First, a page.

______________________________________EFFECT OF RAPAMYCIN AND CsAON SURVIVAL TIME.sup.+                       Median                       Survival       Percent Survival                       (days)______________________________________Test 1Day of Study  190      250     281Vehicle       33       27      13     162Naive         33       13      13     135Rapamycin 6 mg/kg         53       47      24     237Rapamycin 12 mg/kg          80*      60*     52*    283*CsA 6 mg/kg   40       13       0     171Test 2Day of Study  129      136     181Vehicle       58       42      17Naive         25       25       0Rapamycin 12.5 mg/kg         83       65      46Rapamycin 25 mg/kg          92**     92**    55**CsA 12.5 mg/kg         50       25       8CsA 25 mg/kg  25        8       8______________________________________ .sup.+ Test 1 based on 15 mice per group and test 2 based on 12 mice per group. *Significantly (p < 0.03) longer survival than vehicletreated mice. **Significantly (p < 0.05) longer survival than vehicletreated mice.

These data demonstrate that rapamycin, at a dose of 12 mg/kg in Test 1 and at a dose of 25 mg/kg in Test 2, significantly increased the survival time of MRL/lpr mice when compared with MRL/lpr mice treated only with vehicle. The percent survival of mice treated with rapamycin at each time period also was greater than that was observed in mice treated with CsA.

Anti-DNA antibody levels were determined by radioimmunoassay in mice that were evaluated in Test 2. Blood was drawn at age 10 weeks and at 4 week periods thereafter. Sera (25 μl) was incubated with 200 μl DNA-I125 for 2 hours at 37° in a shaking water bath. Ammonium sulfate (1 ml) was added to each tube and the tubes were vortexed. Each tube was centrifuged for 15 m in at 2000×g; the supernatant was aspirated and the precipitate was counted in a gamma counter. The quantity of anti-double stranded DNA antibodies was determined from a standard curve.

The following table shows the results obtained for MRL/lpr mice treated with rapamycin or CsA.

______________________________________MEAN ANTI-DNA ANTIBODY LEVELS            Units/ml            10 weeks                   18 weeks______________________________________Vehicle            53       183Naive              34       211Rapamycin 12.5 mg/kg              28        68*Rapamycin 25 mg/kg 49        63*CsA 12.5 mg/kg     58        91CsA 25 mg/kg       28       240______________________________________ *No change from prebleed level.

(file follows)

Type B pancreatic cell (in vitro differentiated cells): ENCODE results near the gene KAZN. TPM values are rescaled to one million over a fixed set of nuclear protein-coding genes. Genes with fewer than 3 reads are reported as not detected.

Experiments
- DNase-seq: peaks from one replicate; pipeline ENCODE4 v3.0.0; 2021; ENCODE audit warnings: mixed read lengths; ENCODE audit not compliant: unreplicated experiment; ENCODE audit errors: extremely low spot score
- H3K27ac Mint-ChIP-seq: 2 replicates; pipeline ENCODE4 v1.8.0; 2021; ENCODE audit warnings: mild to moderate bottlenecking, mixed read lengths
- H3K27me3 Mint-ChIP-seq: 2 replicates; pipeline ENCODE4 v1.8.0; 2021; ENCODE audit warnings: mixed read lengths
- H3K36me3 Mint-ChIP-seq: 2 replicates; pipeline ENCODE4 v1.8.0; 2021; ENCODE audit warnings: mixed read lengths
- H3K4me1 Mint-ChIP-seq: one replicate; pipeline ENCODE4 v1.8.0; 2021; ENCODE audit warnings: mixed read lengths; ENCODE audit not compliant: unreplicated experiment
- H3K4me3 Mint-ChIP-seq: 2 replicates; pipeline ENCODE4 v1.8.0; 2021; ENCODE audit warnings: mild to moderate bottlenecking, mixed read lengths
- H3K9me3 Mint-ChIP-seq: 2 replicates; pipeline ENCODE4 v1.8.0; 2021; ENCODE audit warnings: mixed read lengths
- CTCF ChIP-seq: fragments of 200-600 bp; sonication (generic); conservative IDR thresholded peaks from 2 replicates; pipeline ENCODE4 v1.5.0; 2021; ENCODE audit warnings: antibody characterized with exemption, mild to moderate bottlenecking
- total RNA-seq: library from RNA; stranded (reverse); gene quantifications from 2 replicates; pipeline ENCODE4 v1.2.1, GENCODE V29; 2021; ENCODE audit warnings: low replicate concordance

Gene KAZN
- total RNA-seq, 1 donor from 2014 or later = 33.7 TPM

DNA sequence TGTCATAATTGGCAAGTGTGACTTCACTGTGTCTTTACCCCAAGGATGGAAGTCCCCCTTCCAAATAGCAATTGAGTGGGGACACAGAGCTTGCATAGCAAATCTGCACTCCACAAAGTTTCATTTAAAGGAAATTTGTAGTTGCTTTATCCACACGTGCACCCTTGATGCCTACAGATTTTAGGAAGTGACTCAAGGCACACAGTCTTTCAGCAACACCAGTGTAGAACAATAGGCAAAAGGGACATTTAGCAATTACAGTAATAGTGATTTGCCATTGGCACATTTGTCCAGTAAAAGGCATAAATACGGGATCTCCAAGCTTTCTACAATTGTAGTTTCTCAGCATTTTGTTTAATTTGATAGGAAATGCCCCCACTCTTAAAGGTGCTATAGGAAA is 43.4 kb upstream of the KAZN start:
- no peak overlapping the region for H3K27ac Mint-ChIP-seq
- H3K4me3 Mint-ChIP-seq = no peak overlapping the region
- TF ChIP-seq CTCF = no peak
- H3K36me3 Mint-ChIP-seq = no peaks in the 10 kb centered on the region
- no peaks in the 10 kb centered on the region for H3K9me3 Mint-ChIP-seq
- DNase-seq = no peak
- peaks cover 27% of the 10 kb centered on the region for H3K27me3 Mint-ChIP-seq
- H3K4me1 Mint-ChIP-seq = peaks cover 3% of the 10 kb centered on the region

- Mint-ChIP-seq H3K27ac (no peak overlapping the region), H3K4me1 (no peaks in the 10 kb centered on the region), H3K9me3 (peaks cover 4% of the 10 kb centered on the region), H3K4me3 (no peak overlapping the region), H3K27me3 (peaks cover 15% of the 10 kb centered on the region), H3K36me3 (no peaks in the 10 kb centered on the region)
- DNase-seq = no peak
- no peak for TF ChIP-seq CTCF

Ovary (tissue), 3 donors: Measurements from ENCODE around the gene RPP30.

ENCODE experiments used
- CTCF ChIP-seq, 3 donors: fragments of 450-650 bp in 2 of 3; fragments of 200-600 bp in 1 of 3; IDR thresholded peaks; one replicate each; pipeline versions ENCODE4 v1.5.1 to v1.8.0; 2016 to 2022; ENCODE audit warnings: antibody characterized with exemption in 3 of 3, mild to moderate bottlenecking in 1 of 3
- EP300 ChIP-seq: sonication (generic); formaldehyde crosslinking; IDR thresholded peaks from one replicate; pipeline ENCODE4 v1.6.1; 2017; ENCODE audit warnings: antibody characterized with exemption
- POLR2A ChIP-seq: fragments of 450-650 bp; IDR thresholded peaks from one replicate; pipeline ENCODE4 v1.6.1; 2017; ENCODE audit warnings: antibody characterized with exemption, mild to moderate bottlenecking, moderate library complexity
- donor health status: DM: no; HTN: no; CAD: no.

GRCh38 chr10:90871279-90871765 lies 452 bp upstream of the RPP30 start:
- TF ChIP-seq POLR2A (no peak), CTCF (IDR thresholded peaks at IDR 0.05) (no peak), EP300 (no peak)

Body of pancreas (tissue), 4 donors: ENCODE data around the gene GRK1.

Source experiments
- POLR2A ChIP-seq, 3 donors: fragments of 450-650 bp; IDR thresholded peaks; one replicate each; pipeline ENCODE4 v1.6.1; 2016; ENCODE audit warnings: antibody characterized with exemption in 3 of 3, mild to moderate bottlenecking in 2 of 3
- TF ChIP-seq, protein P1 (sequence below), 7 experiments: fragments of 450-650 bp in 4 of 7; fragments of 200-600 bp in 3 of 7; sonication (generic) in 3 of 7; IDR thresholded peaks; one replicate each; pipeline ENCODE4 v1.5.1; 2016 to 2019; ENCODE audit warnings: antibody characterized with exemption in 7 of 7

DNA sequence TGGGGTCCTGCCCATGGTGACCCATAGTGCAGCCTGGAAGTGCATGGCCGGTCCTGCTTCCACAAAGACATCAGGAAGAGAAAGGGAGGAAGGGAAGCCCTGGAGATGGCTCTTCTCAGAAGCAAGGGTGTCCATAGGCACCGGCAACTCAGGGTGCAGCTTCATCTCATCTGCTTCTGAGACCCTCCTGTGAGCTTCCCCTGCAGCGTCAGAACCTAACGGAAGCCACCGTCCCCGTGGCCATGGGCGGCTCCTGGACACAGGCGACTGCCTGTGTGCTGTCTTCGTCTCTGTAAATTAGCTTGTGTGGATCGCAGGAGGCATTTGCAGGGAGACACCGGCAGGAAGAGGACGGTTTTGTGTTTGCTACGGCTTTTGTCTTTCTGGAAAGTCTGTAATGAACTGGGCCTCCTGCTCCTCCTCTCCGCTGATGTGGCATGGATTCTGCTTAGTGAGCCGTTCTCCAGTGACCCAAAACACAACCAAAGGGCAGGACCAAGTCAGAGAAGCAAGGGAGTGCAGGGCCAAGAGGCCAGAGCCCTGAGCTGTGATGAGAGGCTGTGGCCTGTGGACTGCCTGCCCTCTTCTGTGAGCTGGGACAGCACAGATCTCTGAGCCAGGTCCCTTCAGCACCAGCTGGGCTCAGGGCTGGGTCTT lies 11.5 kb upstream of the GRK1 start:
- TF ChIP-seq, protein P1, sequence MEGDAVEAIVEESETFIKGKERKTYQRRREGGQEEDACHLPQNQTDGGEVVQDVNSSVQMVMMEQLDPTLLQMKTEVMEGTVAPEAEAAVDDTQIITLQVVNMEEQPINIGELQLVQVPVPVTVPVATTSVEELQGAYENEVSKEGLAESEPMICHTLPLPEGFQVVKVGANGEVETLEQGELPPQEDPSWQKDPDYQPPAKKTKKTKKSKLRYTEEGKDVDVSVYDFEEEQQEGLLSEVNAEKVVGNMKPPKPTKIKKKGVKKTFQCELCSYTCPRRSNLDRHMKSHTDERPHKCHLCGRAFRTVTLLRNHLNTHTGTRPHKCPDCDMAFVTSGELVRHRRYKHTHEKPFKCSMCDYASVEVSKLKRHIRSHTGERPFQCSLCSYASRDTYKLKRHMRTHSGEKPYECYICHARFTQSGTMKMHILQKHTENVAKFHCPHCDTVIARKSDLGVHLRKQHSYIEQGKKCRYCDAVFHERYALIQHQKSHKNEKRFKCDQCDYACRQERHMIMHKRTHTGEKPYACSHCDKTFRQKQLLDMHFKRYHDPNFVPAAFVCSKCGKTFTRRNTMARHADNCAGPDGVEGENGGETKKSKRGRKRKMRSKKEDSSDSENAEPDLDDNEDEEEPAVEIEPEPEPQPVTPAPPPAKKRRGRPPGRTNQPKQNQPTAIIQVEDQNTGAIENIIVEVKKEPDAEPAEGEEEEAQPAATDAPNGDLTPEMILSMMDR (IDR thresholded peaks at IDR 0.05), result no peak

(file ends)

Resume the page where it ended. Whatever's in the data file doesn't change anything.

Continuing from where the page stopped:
In the MRL/lpr mouse, manifestations of SLE begin to occur at approximately 8 weeks and develop progressively. These data show that rapamycin prevented the elevation of anti-DNA antibody levels that were observed in control or CsA-treated MRL/lpr mice.

The effect of rapamycin on renal function was evaluated by measuring urinary albumin in the MRL/lpr mice used in Test 2. Elevated urinary albumin levels are indicative of renal impairment. The following procedure was used. Urine was obtained from the MRL/lpr mice at age 10 weeks and monthly thereafter. The urine was diluted 1:20 in sterile water, and 200 μl of bromocresol green was added to 100 μl urine solution. The absorbance was read at 630 nm. A standard solution of albumin was treated similarly. The quantity of urinary albumin was determined from a standard curve.

The following table shows the levels of urinary albumin in MRL/lpr mice treated with rapamycin or CsA.

______________________________________MEAN URINARY ALBUMIN LEVELS (μg/ml)       Age 10 weeks                Last Sample Observed.sup.+______________________________________Vehicle       540        3253Naive         596        3406Rapamycin 12.5 mg/kg         786        879Rapamycin 25 mg/kg         974        764CsA 12.5 mg/kg         699        837CsA 25 mg/kg  764        712______________________________________ .sup.+ Mean of the last monthly urine sample obtained for each mouse.